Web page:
Model A never had a roll back top or 3 window coupe. All were 5 window. If I ever built one, I would redo the overlapping doors and not ever out a 32 grille she’ll in it. Just sayin’..

      Like 2
  2. Cycle Salvage Kevin Member

    Hmm, restore it? Rat rod it? Street rod it? If me and I had the money, rat it. Or, flashy red electrified street rod. As much as I crave throaty rumbling, EV is the inevitable way of the future.

    Like 2
    • Skorzeny

      For a country that won’t be able to produce enough electricity? Right.

      Like 1
      • Cycle Salvage Kevin Member

        Skorzeny, explain your statement.

      • Phlathead Phil

        CSK, are you aware of the phact that EV chargers run off 240 volt lines? Converting to all EV is a huge challenge. Big oil is NOT going away. What are you gonna do, make your tires out of concrete ?

  3. Kyle

    I’m pretty sure you could buy a running one for that price

    Like 24
  4. Terry

    The perfect project for the do-it-yourselfer who knows how to work with metal and mechanicals.. To pay someone to restore this would cost way more than the car could ever be worth. But there’s good bones here, even if the price is high.

    Like 5
  5. Steve R

    Too much money for what it is. In California these aren’t particularly uncommon in better shape and for less money. Last year a friend found an intact 30 Model-A 5 window, like this one, that had been parked in a garage since the mid-70’s for $2,500. He wound up selling it to buy a different car, he was asking $6,500, but took $5,500 after several weeks.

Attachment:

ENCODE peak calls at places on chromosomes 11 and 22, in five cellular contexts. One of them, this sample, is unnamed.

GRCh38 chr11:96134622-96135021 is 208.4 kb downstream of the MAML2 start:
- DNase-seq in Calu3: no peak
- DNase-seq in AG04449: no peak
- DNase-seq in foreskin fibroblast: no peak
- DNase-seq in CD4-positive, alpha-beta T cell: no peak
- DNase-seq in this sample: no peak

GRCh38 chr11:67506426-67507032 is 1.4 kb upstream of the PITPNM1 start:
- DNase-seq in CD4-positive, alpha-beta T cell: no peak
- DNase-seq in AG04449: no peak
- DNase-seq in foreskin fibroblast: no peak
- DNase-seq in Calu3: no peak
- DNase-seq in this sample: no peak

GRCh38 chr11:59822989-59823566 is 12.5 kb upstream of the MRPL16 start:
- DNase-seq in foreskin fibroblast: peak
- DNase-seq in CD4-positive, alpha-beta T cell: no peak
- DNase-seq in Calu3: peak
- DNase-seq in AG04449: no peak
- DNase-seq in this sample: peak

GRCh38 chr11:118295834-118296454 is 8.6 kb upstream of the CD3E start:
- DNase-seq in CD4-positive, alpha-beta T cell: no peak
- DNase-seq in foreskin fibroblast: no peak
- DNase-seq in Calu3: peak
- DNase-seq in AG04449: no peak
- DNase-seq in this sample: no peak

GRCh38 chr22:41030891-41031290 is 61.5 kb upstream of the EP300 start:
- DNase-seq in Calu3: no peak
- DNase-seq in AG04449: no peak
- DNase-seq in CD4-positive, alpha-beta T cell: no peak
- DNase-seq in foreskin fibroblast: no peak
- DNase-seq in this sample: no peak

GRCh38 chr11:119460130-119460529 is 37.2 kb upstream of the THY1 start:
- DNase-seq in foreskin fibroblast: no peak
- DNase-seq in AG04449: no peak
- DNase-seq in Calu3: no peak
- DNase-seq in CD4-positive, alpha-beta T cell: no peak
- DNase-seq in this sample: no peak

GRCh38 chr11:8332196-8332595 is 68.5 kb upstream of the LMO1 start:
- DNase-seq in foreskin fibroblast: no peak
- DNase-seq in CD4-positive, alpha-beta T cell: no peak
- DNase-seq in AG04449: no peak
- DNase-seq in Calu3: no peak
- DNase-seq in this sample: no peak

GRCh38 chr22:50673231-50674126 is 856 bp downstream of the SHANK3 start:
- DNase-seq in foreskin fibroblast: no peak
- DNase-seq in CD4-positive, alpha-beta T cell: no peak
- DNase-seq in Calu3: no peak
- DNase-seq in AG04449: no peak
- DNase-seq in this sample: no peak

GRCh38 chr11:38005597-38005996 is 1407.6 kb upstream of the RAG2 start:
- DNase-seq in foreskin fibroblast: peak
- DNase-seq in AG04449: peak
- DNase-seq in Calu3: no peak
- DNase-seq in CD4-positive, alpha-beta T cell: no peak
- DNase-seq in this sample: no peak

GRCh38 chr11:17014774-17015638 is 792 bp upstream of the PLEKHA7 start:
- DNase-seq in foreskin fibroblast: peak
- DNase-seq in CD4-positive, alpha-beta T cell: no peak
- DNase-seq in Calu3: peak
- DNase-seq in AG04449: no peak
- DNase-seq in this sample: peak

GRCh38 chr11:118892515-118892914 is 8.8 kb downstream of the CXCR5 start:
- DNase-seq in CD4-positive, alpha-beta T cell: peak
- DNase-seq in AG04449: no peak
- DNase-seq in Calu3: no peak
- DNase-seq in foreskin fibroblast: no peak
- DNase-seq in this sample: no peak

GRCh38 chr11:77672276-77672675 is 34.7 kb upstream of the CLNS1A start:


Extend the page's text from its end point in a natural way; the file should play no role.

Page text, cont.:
Steve R

    Like 8
  6. Tom K

    This is a really crazy price. 100 miles away in the Bay Area there is a fully restored one for 12k.

    Like 9
    • Tom K

      I take that back its in Sacramento 40 miles away. And it’s $12,900

      Like 7
  7. DON

    The right fender (if original) has a step pad for rumble seat access , but it could have been a junkyard replacement decades ago.

    Like 3
  8. Bunky

    Definitely worth saving- definitely not worth the ask to me.
    FYI: In addition to black and green, throughout the years of production Model Ts were available from the factory in Bright Red, Dark Blue, Maroon, Brown, and Grey. A friend of mine recently sold a ‘17 Touring Car that was all original, including it’s factory grey paint job. Ironically, in the beginning they were not available in black. Years later, Henry decided that you could have any color you wanted, as long as it was black, as a way to increase efficiency.

    Like 2
  9. Huntley Hennessy

    I bought a running 29 Coupe in Camino, just up the road from Placerville for $2500. It was more than 20 years ago, but at least it was complete and it ran perfectly. It even had the original Klaxon horn and it came with lots of spare parts. The asking price for this example is way out of line.

    Like 8
  10. Plathead Phil